_{i} is at a frequency f_{i}, each f_{i} is selected according to a preselected rule.13. The method of claim 12, wherein said rule is that each f
_{i} is the same.14. The method of claim 12, wherein said rule is that f
_{i} =kt_{i}, wherein said k is a constant, and said t_{i} is the time at which each corresponding x_{i} is received.15. The method of claim 12, wherein said system comprises:
receiving beamformer outputs to form a plurality of beamformer power realizations, each of said plurality of beamformer power realizations being a function of frequency f, time received t, and beam number; and forming said time series of power realizations by selecting those ones of said plurality of beamformer power realizations corresponding to the points in f, t, θ space corresponding to a preselected path in f, t, θ space. 16. The method of claim 15, wherein said path is a path in which said θ is constant.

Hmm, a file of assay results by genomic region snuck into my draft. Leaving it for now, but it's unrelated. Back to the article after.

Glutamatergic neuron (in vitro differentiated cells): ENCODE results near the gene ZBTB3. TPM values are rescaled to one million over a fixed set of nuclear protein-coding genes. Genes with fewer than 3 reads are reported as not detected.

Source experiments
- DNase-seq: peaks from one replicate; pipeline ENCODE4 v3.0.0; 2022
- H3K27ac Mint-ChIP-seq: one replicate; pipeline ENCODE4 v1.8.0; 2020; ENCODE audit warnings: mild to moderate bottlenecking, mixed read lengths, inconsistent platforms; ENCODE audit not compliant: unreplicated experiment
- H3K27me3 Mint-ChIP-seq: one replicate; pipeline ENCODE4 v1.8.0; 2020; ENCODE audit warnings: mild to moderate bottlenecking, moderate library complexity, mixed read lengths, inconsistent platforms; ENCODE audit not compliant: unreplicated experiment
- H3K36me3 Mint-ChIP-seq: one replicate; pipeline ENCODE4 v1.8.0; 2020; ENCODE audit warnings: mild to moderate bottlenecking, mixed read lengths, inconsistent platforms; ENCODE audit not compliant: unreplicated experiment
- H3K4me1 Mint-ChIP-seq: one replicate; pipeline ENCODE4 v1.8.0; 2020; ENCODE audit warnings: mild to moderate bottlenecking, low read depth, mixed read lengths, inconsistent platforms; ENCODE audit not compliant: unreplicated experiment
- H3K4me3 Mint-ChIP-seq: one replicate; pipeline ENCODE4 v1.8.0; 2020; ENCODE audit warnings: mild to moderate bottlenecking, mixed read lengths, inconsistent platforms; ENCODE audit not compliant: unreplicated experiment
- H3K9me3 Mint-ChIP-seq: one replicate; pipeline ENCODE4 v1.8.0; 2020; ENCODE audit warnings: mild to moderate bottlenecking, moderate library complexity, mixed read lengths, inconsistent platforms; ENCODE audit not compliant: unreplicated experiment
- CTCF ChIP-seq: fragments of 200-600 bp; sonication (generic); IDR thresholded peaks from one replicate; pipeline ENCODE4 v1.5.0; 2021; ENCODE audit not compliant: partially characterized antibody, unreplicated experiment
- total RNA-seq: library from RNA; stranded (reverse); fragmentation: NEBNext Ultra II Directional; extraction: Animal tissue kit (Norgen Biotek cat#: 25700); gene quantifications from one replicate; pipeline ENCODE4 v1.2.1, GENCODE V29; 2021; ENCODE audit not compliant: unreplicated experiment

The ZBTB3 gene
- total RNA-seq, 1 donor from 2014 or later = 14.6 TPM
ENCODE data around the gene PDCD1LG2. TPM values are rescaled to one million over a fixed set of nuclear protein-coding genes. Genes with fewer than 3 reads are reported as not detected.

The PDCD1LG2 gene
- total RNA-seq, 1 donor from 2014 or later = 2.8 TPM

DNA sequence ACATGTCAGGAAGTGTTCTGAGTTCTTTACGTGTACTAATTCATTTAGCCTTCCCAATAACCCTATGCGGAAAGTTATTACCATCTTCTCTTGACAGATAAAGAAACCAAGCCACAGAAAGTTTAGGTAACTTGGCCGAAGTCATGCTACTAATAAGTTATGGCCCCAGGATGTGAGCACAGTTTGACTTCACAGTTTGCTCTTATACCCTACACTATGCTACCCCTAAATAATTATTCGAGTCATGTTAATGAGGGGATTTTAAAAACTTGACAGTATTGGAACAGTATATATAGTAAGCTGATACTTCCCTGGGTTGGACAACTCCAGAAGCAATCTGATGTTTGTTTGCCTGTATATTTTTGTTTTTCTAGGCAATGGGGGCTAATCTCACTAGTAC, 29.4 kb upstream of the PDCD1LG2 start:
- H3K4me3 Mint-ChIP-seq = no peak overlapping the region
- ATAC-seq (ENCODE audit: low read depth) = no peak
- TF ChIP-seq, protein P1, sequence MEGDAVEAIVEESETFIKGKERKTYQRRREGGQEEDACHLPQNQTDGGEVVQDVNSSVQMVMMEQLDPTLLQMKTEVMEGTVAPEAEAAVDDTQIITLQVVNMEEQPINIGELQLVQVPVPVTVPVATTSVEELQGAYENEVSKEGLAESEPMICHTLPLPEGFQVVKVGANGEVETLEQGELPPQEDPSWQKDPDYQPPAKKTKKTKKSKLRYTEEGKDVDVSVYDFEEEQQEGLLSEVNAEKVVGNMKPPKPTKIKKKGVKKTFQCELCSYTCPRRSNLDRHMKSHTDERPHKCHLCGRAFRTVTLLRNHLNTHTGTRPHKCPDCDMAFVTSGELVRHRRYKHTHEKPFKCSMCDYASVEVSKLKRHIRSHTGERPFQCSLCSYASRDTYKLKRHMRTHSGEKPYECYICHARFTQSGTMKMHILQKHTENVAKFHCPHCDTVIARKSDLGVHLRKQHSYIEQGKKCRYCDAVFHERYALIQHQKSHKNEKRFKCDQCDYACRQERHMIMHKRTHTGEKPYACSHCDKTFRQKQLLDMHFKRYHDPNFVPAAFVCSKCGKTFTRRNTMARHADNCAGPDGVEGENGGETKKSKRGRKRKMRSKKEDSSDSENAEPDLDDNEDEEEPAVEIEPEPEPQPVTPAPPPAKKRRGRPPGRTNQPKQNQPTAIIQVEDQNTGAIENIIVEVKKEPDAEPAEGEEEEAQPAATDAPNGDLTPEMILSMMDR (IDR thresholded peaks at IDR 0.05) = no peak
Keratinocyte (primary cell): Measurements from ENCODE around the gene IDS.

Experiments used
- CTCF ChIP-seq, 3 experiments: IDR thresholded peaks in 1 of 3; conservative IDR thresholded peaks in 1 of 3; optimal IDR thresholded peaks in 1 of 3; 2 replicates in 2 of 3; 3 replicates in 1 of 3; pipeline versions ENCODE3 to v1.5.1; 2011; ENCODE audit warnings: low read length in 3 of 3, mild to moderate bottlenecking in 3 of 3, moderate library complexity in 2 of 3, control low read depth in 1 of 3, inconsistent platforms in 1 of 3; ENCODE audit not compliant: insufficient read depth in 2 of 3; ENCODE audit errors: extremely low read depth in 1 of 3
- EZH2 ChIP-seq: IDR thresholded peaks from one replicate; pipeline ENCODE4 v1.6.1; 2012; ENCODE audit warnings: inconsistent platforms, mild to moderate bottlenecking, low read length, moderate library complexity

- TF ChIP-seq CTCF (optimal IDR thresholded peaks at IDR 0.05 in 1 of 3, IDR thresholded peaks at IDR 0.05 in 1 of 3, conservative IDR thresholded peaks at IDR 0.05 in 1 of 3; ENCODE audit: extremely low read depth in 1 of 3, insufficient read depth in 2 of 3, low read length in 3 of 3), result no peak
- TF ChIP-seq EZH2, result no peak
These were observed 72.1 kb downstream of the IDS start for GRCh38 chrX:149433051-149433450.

17. The method of claim 11, wherein said z≧2.
18. A method, said method comprising:
receiving a substantially continuous field of beamformer power realizations x(f,t,θ), f being the frequency of said realization x(f,t,θ), t being time of receipt of said realization x(f,t,θ), and θ being the beam number of said realization x(f,t,θ); selecting an order z of said method, said z being a real number not equal to 0, 1, or -1; determining a _{z}, wherein: ##EQU11## wherein dv is an increment in f, t, θ space, L_{c} is the length of a preselected path in said f, t, θ space, and the above listed integral over c is a path integral along said preselected path.19. The method of claim 18, wherein said θ is constant.